The Face of a Child
Today was a great day. Work and politics were put on the back burner. I didn't feel the 98-degree heat. My kids came home from camp. After four weeks of missing these two beautiful children, we were reunited. My daughter smiled and yelled "Daddy" when she saw me, then gave me a a hug. My son and I ran to each other and embraced. His was a bear hug and tears welled in his eyes. All of us should have love so deep that it reveals itself so openly after such a short separation. Is there anything more true than a child's love of a parent and a parent's love of a child? Is there anything more important? I think not.
The children endured the five-hour bus ride from Maine. My son still looked queasy from throwing-up on the bus, an event that his sister was all too willing to describe in detail. The bus drop-off is at the junction of Interstates 90 and 95, along the Charles River, in Newton, Massachusetts. A small area of this transportation ground zero has been preserved for open access to the river, with a spot to feed the ducks. This strip of asphalt and the canoe rental facility across the river are what remain from Norumbega Park, torn down in the 1960s to make way for a Marriot Hotel. There is no denying that the Marriot meets the economic test of "highest and best use" but I wish the preservation was taken as seriously as the development. Then again, I could have picked up the kids in the Marriot parking lot and not have been any less enthusiastic.
I loaded up the new Volvo that the kids were seeing for the first time. I am pleased to tell you that my children did not shed any tears of joy over the car, nor did they embrace the exterior or interior. My daughter did express her surprise at its cleanliness. My wife and I are car killers. Give us time and we will kill this car, too. We met Mom near her work for pizza. I ordered a Coke for myself and a Diet Coke for my wife. My kids both asked for water. After just four weeks at camp, my kids had given up materialism and refined sugar. I should go to this camp.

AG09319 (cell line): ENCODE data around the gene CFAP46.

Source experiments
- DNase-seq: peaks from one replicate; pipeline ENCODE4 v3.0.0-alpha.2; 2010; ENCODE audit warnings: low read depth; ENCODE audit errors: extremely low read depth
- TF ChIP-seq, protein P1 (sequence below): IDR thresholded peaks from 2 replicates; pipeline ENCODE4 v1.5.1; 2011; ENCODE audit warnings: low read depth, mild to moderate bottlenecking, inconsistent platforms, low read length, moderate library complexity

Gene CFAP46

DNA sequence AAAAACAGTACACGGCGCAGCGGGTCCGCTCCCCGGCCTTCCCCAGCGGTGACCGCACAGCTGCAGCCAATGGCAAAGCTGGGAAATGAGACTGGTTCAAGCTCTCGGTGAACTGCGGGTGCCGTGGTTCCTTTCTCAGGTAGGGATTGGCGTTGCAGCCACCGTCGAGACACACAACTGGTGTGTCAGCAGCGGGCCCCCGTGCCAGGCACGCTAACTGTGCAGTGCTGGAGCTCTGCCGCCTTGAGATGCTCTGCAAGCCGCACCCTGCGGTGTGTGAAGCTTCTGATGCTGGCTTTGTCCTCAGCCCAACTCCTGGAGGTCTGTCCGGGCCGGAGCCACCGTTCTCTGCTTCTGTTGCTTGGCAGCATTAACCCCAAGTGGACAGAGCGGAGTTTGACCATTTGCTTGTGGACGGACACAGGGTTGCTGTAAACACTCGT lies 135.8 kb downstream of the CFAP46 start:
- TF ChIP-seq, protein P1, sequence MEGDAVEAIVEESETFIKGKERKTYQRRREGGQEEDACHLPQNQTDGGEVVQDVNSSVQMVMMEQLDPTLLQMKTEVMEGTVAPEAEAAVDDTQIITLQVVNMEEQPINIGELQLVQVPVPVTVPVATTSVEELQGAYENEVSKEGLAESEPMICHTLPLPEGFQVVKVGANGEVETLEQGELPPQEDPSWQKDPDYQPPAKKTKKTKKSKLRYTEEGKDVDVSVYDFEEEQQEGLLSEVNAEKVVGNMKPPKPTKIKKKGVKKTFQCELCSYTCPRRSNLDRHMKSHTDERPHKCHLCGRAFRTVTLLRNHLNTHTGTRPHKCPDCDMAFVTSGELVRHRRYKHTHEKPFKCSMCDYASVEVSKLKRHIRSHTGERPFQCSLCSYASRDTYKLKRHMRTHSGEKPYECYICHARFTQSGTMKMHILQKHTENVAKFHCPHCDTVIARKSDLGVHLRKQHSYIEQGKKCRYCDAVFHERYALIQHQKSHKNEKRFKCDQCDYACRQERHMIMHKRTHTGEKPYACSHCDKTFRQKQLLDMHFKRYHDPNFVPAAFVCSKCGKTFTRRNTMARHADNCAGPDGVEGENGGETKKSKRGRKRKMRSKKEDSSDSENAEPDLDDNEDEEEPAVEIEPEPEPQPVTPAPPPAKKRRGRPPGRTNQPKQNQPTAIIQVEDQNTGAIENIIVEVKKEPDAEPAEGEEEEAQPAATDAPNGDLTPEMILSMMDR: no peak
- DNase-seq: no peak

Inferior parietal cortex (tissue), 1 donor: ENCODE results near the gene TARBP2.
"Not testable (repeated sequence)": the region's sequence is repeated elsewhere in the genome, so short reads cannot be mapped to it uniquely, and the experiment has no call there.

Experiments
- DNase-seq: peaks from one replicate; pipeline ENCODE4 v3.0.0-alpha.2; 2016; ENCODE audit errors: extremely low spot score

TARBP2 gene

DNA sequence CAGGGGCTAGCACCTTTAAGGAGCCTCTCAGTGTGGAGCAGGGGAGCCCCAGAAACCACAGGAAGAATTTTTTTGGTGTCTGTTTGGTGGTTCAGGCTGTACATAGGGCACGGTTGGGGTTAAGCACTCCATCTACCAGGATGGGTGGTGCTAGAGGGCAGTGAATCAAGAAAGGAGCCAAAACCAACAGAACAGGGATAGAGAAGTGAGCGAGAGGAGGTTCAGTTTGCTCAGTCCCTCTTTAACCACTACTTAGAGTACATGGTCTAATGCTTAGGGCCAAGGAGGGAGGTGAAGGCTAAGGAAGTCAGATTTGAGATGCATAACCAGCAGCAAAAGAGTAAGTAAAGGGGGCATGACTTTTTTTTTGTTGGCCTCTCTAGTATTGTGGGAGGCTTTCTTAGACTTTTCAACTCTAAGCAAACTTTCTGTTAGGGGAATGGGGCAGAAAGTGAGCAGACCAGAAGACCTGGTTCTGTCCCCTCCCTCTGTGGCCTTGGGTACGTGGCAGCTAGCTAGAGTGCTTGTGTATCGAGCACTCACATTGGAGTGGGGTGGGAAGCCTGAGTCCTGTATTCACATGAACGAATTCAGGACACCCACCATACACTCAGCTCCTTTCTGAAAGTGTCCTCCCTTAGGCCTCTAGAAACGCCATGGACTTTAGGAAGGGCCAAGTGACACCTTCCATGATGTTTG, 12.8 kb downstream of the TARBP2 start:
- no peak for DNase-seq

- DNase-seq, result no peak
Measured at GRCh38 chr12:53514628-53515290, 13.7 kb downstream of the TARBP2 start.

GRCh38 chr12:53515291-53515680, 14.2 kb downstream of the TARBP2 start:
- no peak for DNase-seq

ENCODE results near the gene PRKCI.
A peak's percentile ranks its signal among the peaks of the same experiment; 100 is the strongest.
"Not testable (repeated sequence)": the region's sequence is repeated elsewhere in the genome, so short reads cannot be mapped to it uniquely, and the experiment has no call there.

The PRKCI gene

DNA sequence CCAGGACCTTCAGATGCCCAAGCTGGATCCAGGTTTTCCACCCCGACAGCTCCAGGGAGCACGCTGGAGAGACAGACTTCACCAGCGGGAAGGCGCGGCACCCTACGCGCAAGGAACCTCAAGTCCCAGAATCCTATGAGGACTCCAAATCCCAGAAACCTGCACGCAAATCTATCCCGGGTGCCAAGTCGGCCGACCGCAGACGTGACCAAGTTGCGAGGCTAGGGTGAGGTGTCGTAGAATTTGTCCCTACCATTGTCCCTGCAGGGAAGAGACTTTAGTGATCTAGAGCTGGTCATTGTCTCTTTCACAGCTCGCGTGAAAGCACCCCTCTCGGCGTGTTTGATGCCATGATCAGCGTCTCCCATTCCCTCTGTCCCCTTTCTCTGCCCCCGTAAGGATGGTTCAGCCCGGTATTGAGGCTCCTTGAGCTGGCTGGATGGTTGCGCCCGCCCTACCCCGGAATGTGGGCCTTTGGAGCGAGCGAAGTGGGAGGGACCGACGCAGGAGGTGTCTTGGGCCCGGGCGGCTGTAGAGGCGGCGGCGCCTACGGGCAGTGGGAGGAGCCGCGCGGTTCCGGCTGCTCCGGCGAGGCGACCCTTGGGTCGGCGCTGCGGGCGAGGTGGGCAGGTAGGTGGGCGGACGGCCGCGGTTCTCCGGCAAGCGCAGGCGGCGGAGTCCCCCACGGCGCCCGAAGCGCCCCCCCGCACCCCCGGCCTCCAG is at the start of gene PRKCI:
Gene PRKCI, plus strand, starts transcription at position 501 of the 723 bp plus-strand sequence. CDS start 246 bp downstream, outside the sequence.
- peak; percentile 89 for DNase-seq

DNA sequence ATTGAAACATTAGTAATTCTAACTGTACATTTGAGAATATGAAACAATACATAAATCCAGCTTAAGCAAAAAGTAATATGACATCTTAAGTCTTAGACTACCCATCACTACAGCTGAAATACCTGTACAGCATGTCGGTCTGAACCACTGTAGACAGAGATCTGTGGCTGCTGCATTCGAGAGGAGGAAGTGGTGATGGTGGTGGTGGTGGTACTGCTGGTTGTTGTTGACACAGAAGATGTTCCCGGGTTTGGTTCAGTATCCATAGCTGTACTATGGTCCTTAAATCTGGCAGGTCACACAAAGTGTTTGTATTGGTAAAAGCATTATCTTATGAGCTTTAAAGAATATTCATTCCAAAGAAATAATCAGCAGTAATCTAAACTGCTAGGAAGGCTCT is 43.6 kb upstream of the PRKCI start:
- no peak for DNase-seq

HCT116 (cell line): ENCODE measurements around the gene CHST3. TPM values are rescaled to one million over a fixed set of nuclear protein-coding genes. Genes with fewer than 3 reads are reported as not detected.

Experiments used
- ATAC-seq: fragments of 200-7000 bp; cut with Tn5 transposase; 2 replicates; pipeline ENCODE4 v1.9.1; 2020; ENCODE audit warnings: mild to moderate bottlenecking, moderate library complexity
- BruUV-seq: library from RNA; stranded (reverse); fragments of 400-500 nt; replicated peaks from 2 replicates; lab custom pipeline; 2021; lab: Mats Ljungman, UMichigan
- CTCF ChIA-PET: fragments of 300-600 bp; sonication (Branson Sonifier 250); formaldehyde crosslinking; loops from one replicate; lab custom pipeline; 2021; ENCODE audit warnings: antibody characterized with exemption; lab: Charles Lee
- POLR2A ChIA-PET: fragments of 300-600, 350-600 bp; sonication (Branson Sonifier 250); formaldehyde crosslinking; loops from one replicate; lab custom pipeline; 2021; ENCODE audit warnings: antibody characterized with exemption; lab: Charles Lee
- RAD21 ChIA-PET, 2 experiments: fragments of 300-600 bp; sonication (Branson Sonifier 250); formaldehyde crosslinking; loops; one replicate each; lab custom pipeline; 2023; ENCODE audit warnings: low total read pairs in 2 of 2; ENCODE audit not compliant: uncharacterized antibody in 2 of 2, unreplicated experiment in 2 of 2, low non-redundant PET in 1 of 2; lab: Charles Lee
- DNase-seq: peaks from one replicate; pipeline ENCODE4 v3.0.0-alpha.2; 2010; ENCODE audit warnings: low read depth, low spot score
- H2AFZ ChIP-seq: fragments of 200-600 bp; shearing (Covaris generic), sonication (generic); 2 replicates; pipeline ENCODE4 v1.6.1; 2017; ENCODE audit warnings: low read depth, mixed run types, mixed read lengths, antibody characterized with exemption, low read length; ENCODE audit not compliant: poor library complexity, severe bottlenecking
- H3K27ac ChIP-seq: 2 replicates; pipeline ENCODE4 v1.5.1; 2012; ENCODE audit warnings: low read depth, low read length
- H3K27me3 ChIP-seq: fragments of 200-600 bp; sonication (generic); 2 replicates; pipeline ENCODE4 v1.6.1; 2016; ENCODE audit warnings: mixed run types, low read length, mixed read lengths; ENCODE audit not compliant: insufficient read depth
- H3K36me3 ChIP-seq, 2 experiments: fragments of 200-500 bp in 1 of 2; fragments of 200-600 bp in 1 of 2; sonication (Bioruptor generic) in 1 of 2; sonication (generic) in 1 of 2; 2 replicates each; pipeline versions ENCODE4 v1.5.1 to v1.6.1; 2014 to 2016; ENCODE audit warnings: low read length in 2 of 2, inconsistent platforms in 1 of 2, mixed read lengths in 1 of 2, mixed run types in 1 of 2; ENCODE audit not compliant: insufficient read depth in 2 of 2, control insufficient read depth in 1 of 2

After much talk about life at camp, my son needed to see his home. It is important not to change too much in the house while the kids are away, but to change enough for them to believe that we made some progress during their absence. The emphasis was on yard work, painting, new closet doors in the hall and new algae-eating fish to keep the tank clean. The kids noticed it all, but the fish got the most attention. Given the heat, we took a dip in the community pool and then drove off to Dairy Joy for three Raspberry Freezes. It was a simple day but a special one.
The face of a child holds so much that is wonderful about life. Put a smile on a child's face and you will never have to worry about putting one on your own.
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